Liechtensteinklamm: A photo spot behind each ledge

Liechtensteinklamm is a gorge (gorge is English for the German word „Klamm“) near Salzburg that’s famous for its narrow walls that reach a height of up to 980 feet. The gorge is about 2.5 miles long. Of those, roughly 1 mile is accessible to visitors.

Here’s a Google Maps link for Liechtensteinklamm. In Google Maps, use the Save option to remember this location (You may need to swipe up on your smartphone to make the save link visible).

The only way through Liechtensteinklamm are numerous wooden walkways and bridges that were built in the gorge in a dipsy doodle. For your visit, remember that this is a gorge. It’s quite humid in there and the wooden walkways and bridges are quite slippery in some areas. Because of the high walls it’s also shadowy inside the gorge and thus it’s a little colder than outside. So, adjust your clothing accordingly. I saw a few people hiking in there wearing sandals. They didn’t look too happy while they worked their way along the wooden handrails (which are wet and slippery, too).

Anyway, during the hike through the gorge you’ll be rewarded with stunning views and a waterfall at the end (which is a actually the start - in terms of the direction the water flows)

 Waterfall at the end of the hike through Liechtensteinklamm

Waterfall at the end of the hike through Liechtensteinklamm

How to photograph inside Liechtensteinklamm using iPhone.

When I took those photos in 2016 I used an iPhone 6S plus and had no problems because of the humidity. There are a few places inside the gorge where water is dripping from above. I didn’t dare to photograph in those places. But if you own one of the newer, water resistant, iPhone models, that should be no problem.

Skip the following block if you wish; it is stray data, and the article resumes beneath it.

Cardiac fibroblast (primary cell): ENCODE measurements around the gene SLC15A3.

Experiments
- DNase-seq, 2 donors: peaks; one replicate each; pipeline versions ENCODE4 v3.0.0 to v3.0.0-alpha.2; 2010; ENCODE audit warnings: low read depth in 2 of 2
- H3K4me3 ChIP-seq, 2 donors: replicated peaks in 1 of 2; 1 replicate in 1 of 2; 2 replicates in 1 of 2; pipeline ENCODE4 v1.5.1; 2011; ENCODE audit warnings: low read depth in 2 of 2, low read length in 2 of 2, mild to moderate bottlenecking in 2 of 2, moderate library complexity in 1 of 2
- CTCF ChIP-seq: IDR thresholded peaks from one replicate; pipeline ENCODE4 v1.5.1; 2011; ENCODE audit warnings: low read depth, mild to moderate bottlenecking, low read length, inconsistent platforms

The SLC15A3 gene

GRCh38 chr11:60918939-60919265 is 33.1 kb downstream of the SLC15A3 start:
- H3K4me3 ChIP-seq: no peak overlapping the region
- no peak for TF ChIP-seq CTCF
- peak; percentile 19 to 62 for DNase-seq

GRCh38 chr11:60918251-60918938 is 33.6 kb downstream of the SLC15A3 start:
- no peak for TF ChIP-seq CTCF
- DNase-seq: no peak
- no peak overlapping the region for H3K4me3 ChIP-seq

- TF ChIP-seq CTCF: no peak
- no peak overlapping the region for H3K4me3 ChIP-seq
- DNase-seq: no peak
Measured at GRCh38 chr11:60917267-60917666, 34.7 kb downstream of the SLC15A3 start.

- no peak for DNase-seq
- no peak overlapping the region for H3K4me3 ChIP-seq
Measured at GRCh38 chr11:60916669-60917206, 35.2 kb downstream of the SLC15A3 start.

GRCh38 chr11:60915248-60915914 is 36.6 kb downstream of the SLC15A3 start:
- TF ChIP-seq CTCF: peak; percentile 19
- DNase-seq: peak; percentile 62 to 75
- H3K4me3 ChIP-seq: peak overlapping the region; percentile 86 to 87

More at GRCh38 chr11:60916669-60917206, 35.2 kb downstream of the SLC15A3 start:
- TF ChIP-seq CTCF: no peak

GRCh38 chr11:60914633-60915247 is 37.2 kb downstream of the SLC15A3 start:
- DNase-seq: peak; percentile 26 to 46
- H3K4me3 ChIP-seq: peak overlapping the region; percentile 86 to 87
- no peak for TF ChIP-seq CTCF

Because of the low light in the gorge, I used ProCamera in low light mode which just worked perfectly. If you think about using a bigger tripod in the gorge, then forget about it. There’s no room to put up a tripod in there and other visitors will get quite nervous and pushy when you block their way on the narrow walkways.

One thing I do recommend is to get yourself a Joby Gorillapod. You can easily mount that to the handrails and get nice, steady shots if you shoot e.g. a long exposure. Good places to take such photos are the numerous bridges that you’ll cross. Those are great spots to get a shot into the gorge.

 Wooden walkways lead through the gorge

Wooden walkways lead through the gorge

Post Processing tips using Adobe Lightroom

As your photos will contains lots of rocks, try increasing the clarity slider to the maximum. That will bring out all the fine details of the rocks. Experiment with contrast to add even more depth and structure to the rocks.

 Careful. Walkways can be slippery.

Careful. Walkways can be slippery.

 Entrance to Liechtensteinklamm

Entrance to Liechtensteinklamm

After a massive landslide inside the gorge, it had to be closed in 2017. Reconstruction is ongoing and it will be re-opened to visitors again in 2019.